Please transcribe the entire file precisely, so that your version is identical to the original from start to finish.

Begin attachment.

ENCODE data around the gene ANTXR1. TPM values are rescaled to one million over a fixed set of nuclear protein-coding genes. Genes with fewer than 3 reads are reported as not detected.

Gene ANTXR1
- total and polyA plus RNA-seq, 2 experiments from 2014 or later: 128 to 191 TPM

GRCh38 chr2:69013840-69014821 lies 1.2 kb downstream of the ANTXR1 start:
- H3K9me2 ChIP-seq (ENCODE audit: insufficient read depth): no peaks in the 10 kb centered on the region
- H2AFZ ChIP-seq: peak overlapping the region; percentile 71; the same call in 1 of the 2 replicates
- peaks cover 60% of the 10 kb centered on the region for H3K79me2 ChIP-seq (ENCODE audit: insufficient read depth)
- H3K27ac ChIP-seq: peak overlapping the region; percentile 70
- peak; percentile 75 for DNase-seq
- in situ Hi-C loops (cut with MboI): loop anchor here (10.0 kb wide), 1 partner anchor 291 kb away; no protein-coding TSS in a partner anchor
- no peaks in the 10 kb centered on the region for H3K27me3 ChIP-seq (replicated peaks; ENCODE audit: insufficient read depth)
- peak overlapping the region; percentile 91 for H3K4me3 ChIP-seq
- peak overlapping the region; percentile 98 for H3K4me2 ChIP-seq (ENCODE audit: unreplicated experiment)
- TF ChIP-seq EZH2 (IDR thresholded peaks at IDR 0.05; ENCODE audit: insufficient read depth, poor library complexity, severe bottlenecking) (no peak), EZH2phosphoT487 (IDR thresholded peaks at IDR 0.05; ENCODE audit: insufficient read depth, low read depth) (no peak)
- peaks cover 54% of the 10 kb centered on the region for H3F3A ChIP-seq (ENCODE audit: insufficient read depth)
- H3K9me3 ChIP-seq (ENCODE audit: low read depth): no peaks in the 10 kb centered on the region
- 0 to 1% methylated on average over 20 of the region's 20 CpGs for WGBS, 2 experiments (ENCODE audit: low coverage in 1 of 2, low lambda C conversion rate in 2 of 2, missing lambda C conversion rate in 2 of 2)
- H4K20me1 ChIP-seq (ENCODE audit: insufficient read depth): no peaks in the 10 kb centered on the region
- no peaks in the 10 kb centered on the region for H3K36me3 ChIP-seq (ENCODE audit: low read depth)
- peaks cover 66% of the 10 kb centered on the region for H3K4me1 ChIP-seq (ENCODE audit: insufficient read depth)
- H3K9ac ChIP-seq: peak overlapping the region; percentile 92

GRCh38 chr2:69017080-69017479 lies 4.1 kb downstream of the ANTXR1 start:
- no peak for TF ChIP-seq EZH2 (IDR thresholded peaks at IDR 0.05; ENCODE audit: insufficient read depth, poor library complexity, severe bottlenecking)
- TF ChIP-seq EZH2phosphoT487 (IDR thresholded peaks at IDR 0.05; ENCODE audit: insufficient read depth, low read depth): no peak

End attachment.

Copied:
ENCODE data around the gene ANTXR1. TPM values are rescaled to one million over a fixed set of nuclear protein-coding genes. Genes with fewer than 3 reads are reported as not detected.

Gene ANTXR1
- total and polyA plus RNA-seq, 2 experiments from 2014 or later: 128 to 191 TPM

GRCh38 chr2:69013840-69014821 lies 1.2 kb downstream of the ANTXR1 start:
- H3K9me2 ChIP-seq (ENCODE audit: insufficient read depth): no peaks in the 10 kb centered on the region
- H2AFZ ChIP-seq: peak overlapping the region; percentile 71; the same call in 1 of the 2 replicates
- peaks cover 60% of the 10 kb centered on the region for H3K79me2 ChIP-seq (ENCODE audit: insufficient read depth)
- H3K27ac ChIP-seq: peak overlapping the region; percentile 70
- peak; percentile 75 for DNase-seq
- in situ Hi-C loops (cut with MboI): loop anchor here (10.0 kb wide), 1 partner anchor 291 kb away; no protein-coding TSS in a partner anchor
- no peaks in the 10 kb centered on the region for H3K27me3 ChIP-seq (replicated peaks; ENCODE audit: insufficient read depth)
- peak overlapping the region; percentile 91 for H3K4me3 ChIP-seq
- peak overlapping the region; percentile 98 for H3K4me2 ChIP-seq (ENCODE audit: unreplicated experiment)
- TF ChIP-seq EZH2 (IDR thresholded peaks at IDR 0.05; ENCODE audit: insufficient read depth, poor library complexity, severe bottlenecking) (no peak), EZH2phosphoT487 (IDR thresholded peaks at IDR 0.05; ENCODE audit: insufficient read depth, low read depth) (no peak)
- peaks cover 54% of the 10 kb centered on the region for H3F3A ChIP-seq (ENCODE audit: insufficient read depth)
- H3K9me3 ChIP-seq (ENCODE audit: low read depth): no peaks in the 10 kb centered on the region
- 0 to 1% methylated on average over 20 of the region's 20 CpGs for WGBS, 2 experiments (ENCODE audit: low coverage in 1 of 2, low lambda C conversion rate in 2 of 2, missing lambda C conversion rate in 2 of 2)
- H4K20me1 ChIP-seq (ENCODE audit: insufficient read depth): no peaks in the 10 kb centered on the region
- no peaks in the 10 kb centered on the region for H3K36me3 ChIP-seq (ENCODE audit: low read depth)
- peaks cover 66% of the 10 kb centered on the region for H3K4me1 ChIP-seq (ENCODE audit: insufficient read depth)
- H3K9ac ChIP-seq: peak overlapping the region; percentile 92

GRCh38 chr2:69017080-69017479 lies 4.1 kb downstream of the ANTXR1 start:
- no peak for TF ChIP-seq EZH2 (IDR thresholded peaks at IDR 0.05; ENCODE audit: insufficient read depth, poor library complexity, severe bottlenecking)
- TF ChIP-seq EZH2phosphoT487 (IDR thresholded peaks at IDR 0.05; ENCODE audit: insufficient read depth, low read depth): no peak